Originally published in Gigaom.
Much like the multiple doses of caffeine I take daily in a coffee mug, our collective addiction to Wi-Fi is only growing stronger as the need for inexpensive, near-constant connectivity is rising. According to the most recent survey due out later this week from Devicescape, a Wi-Fi software solutions provider, 80 percent of respondents say that full-time connectivity has improved their lives and a full 90 percent like the feeling that being connected provides. There will always be some who prefer to cut the cord — and go with de-caf — but for most: it’s a online world and we just live in it. Or perhaps that should read: we just shop in it.
According to the 1,088 respondents in the Devicescape report, 80.5 percent prefer to shop at a retail store that offers Wi-Fi vs a location without. And 65 percent would take advantage of the wireless connection to sign up for club cards, store memberships and coupons. Why else is there a need for Wi-Fi in such places? A report out today from Chadwick Martin Bailey and iModerate Research Technologies shows 67 percent of consumers are using the phone to supplement their shopping experience for price comparison, product reviews, and seeking out discounts.
Store owners should take note because providing free wireless access to potential customers could easily turn such activities into actual sales. Of course, there’s always the risk that a Wi-Fi totin’ shopper will find a better deal a few miles away, but there’s a convenience factor involved. Consumers will decide if it’s simply easier to make the purchase now as opposed to potentially saving a few bucks by driving down the road. Some will take the trip, but stores that arm consumers with Wi-Fi have an advantage: the customer is already in the store, which means half of the brick-and-mortar battle is won.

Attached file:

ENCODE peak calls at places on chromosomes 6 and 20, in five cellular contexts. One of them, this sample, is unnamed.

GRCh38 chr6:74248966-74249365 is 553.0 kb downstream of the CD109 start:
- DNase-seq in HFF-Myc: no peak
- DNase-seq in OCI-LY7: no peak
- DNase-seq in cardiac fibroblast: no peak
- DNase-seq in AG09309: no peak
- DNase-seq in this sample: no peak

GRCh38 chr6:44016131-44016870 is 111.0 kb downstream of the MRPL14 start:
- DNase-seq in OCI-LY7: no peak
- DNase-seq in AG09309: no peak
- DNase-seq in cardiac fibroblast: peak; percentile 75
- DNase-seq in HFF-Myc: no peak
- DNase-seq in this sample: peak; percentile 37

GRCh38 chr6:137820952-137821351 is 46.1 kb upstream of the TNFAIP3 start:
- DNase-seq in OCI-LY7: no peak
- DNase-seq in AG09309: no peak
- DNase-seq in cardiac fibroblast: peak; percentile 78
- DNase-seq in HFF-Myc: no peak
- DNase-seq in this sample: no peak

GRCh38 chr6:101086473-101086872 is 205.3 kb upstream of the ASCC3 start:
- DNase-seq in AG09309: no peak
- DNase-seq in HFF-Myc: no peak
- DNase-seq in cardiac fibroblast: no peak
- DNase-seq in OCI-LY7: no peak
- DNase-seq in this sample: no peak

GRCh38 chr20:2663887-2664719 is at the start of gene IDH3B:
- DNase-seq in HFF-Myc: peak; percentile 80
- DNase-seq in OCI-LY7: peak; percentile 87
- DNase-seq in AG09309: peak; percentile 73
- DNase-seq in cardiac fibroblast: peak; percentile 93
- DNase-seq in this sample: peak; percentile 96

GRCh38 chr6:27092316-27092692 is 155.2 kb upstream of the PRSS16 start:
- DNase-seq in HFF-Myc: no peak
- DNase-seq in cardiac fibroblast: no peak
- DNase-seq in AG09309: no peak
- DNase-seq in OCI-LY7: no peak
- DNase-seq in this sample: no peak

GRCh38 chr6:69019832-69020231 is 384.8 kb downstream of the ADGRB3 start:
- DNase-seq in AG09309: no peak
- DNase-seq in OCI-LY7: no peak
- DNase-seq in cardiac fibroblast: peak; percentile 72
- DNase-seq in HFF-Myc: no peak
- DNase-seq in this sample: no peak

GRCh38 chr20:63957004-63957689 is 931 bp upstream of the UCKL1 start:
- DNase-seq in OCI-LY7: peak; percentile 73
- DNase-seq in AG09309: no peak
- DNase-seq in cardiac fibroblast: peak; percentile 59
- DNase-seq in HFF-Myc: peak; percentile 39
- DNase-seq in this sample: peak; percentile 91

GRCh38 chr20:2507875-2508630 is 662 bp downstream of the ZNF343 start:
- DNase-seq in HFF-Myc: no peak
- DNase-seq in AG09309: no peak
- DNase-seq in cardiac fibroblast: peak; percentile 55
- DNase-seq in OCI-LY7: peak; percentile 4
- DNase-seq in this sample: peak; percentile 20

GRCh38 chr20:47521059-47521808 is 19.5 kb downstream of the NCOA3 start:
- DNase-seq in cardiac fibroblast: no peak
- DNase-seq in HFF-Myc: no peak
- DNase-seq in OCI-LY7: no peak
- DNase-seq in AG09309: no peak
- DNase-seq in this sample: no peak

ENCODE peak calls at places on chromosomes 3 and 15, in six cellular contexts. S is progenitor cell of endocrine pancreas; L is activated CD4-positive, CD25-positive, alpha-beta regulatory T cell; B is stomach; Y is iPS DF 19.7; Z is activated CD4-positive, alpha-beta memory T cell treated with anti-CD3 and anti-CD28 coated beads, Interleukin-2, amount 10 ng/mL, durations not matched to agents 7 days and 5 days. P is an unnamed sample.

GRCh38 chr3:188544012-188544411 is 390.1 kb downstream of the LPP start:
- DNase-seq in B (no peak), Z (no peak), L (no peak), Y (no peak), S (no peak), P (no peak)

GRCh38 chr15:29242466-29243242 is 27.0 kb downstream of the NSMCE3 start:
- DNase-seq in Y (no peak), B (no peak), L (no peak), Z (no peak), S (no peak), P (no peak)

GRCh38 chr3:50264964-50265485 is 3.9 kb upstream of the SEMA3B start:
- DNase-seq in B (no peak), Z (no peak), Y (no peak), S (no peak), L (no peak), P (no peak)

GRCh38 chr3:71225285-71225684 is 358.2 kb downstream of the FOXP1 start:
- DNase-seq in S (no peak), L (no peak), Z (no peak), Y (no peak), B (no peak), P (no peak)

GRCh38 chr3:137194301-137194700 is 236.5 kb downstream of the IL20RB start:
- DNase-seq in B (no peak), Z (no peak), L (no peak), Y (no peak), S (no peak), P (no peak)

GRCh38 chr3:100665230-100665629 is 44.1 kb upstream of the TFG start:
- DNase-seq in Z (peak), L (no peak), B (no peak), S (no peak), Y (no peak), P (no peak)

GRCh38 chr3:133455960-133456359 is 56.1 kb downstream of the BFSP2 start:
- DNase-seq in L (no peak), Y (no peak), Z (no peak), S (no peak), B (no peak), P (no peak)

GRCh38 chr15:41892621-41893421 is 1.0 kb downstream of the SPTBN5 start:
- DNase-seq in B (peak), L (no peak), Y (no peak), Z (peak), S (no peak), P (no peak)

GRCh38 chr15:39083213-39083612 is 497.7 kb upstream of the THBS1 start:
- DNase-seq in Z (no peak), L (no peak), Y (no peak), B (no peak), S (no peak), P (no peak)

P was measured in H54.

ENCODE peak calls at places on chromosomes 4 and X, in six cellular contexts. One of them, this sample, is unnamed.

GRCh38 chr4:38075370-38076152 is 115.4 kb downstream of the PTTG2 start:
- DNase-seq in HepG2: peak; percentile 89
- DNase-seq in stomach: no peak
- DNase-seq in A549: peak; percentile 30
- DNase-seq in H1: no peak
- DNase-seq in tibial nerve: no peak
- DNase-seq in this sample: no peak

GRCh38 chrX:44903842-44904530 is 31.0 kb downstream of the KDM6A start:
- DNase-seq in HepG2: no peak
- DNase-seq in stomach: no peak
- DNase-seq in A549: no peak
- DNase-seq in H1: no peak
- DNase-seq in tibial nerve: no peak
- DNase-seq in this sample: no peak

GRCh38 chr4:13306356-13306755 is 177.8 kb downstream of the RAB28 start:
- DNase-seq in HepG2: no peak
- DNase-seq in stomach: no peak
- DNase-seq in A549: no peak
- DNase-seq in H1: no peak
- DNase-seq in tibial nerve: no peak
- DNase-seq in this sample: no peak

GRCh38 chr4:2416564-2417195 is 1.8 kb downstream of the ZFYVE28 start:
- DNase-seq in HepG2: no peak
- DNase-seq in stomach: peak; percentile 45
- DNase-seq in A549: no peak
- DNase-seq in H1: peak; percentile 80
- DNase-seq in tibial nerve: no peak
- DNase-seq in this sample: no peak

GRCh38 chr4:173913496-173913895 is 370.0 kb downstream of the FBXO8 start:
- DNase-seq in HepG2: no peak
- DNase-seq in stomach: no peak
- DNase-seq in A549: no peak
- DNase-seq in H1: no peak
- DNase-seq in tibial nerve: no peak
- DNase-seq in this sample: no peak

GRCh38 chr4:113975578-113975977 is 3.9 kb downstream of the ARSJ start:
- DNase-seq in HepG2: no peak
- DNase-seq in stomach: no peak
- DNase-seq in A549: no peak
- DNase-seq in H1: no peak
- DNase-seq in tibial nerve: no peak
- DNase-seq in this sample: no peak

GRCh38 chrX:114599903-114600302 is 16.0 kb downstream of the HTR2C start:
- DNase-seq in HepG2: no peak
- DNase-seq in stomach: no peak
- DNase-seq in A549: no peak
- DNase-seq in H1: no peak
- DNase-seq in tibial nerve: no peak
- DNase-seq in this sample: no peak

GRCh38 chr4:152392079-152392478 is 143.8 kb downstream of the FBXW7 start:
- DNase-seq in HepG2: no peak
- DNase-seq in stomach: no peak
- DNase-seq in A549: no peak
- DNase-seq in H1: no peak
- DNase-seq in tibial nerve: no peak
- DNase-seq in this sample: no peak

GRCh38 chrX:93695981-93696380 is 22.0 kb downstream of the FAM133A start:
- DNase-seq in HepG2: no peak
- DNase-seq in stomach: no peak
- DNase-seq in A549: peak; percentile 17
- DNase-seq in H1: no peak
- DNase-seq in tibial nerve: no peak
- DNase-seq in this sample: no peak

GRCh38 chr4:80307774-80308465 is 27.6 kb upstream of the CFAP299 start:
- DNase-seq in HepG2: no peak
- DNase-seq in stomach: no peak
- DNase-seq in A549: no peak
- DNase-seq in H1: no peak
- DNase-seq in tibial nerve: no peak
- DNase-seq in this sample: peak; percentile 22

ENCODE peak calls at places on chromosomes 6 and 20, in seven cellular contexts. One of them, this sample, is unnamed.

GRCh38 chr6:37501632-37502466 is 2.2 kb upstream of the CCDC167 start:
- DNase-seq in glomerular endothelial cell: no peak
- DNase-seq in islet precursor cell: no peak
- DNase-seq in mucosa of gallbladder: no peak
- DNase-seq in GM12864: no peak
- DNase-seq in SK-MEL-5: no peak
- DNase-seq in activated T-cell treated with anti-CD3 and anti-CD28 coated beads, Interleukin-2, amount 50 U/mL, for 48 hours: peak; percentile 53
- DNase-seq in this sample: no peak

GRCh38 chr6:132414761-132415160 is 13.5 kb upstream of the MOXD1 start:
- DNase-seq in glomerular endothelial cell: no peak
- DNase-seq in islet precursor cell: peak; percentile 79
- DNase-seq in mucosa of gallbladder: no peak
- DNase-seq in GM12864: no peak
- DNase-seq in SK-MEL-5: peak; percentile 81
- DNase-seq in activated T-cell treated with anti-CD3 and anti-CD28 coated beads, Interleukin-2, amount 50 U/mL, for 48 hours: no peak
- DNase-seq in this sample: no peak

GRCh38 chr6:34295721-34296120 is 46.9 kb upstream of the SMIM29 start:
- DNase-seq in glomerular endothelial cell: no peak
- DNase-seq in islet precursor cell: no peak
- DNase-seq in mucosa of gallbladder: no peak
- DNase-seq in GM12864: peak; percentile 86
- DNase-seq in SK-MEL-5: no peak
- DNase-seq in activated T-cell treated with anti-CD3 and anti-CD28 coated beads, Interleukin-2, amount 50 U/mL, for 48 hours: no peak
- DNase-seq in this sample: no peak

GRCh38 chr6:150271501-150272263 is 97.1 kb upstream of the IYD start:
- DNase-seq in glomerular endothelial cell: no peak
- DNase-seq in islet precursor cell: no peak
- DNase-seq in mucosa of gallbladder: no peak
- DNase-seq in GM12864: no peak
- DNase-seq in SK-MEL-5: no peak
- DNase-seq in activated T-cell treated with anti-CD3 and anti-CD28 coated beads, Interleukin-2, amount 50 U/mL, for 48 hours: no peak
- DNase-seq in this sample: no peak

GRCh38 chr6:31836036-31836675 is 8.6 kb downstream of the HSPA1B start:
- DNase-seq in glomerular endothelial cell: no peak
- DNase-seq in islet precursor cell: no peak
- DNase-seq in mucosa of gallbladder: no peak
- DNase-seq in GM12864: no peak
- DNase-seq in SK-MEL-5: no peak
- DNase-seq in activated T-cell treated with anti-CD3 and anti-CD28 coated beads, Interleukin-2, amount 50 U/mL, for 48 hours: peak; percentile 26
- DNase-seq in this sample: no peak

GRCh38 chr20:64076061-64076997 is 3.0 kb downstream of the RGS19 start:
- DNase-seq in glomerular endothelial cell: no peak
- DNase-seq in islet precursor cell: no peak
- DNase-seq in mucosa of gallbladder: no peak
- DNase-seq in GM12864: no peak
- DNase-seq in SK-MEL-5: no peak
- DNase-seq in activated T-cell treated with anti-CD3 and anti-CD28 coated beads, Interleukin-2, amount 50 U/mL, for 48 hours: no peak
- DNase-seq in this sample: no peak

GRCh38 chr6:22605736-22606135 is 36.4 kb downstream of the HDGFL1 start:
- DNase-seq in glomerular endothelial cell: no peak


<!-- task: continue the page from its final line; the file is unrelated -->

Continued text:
As the number of smartphones purchased continues to rise, it’s reasonable to assume that nearly all are combined with a mobile broadband plan, so is there really a need to supplement that with Wi-Fi everywhere? I think there is, and ironically, part of the reason comes in the form of a prior Devicescape survey. The company’s report from last October provides the clue:
Respondents to the survey are adamant about their data needs, with 61.2 percent indicating they wouldn’t pay for an unlimited data plan. If plans are capped, loyalty to a provider plummets, as 77.9 percent of those polled would consider switching mobile operators.
The best days of unlimited mobile broadband are behind us as carriers move away from the all-you-can-surf buffet in favor of tiered data plans for smartphones. AT&T made that move last June and Verizon has already signaled intentions to follow suit this summer. As a shopper, I don’t want to have to count the bytes I’m using in the aisle while doing price comparisons, reading reviews or watching YouTube product overviews.
Free and open Wi-Fi in a store eliminates that hassle and won’t use up the precious bits I’ll need when leaving the comfort of a free wireless network. Well, at least until I need that next cup of java at the local coffee shop with its free Wi-Fi.